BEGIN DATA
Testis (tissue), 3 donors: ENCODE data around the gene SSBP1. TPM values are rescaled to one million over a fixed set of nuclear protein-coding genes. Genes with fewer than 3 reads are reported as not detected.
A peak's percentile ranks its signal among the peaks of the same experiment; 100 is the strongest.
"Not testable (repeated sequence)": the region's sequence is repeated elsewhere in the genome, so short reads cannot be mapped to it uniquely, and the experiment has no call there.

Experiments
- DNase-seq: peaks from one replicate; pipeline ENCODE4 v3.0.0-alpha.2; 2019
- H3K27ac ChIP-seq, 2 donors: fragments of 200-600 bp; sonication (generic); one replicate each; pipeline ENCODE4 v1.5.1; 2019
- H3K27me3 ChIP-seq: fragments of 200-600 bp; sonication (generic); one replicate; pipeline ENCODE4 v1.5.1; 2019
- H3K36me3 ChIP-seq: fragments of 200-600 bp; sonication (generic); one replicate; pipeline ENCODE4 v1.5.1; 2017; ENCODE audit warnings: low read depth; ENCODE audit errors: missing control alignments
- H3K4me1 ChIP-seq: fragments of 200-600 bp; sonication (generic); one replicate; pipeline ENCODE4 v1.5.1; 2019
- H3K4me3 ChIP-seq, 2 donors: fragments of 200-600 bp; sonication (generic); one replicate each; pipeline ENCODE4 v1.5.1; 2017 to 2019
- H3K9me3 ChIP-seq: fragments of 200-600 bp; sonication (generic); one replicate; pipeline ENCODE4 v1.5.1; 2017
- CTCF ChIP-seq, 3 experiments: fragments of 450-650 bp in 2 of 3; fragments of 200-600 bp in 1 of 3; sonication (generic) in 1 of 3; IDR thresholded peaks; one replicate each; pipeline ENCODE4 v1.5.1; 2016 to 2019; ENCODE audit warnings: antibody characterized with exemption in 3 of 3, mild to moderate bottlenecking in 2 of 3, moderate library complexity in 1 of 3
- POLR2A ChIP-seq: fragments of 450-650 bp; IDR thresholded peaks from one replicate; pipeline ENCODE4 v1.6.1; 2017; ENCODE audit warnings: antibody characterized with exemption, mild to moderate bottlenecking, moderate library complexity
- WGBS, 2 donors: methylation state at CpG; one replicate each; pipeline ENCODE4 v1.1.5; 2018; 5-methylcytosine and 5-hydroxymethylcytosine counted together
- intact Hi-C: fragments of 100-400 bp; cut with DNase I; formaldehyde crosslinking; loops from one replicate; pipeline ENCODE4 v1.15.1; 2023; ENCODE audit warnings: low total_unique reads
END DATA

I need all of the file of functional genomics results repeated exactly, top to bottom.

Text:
Testis (tissue), 3 donors: ENCODE data around the gene SSBP1. TPM values are rescaled to one million over a fixed set of nuclear protein-coding genes. Genes with fewer than 3 reads are reported as not detected.
A peak's percentile ranks its signal among the peaks of the same experiment; 100 is the strongest.
"Not testable (repeated sequence)": the region's sequence is repeated elsewhere in the genome, so short reads cannot be mapped to it uniquely, and the experiment has no call there.

Experiments
- DNase-seq: peaks from one replicate; pipeline ENCODE4 v3.0.0-alpha.2; 2019
- H3K27ac ChIP-seq, 2 donors: fragments of 200-600 bp; sonication (generic); one replicate each; pipeline ENCODE4 v1.5.1; 2019
- H3K27me3 ChIP-seq: fragments of 200-600 bp; sonication (generic); one replicate; pipeline ENCODE4 v1.5.1; 2019
- H3K36me3 ChIP-seq: fragments of 200-600 bp; sonication (generic); one replicate; pipeline ENCODE4 v1.5.1; 2017; ENCODE audit warnings: low read depth; ENCODE audit errors: missing control alignments
- H3K4me1 ChIP-seq: fragments of 200-600 bp; sonication (generic); one replicate; pipeline ENCODE4 v1.5.1; 2019
- H3K4me3 ChIP-seq, 2 donors: fragments of 200-600 bp; sonication (generic); one replicate each; pipeline ENCODE4 v1.5.1; 2017 to 2019
- H3K9me3 ChIP-seq: fragments of 200-600 bp; sonication (generic); one replicate; pipeline ENCODE4 v1.5.1; 2017
- CTCF ChIP-seq, 3 experiments: fragments of 450-650 bp in 2 of 3; fragments of 200-600 bp in 1 of 3; sonication (generic) in 1 of 3; IDR thresholded peaks; one replicate each; pipeline ENCODE4 v1.5.1; 2016 to 2019; ENCODE audit warnings: antibody characterized with exemption in 3 of 3, mild to moderate bottlenecking in 2 of 3, moderate library complexity in 1 of 3
- POLR2A ChIP-seq: fragments of 450-650 bp; IDR thresholded peaks from one replicate; pipeline ENCODE4 v1.6.1; 2017; ENCODE audit warnings: antibody characterized with exemption, mild to moderate bottlenecking, moderate library complexity
- WGBS, 2 donors: methylation state at CpG; one replicate each; pipeline ENCODE4 v1.1.5; 2018; 5-methylcytosine and 5-hydroxymethylcytosine counted together
- intact Hi-C: fragments of 100-400 bp; cut with DNase I; formaldehyde crosslinking; loops from one replicate; pipeline ENCODE4 v1.15.1; 2023; ENCODE audit warnings: low total_unique reads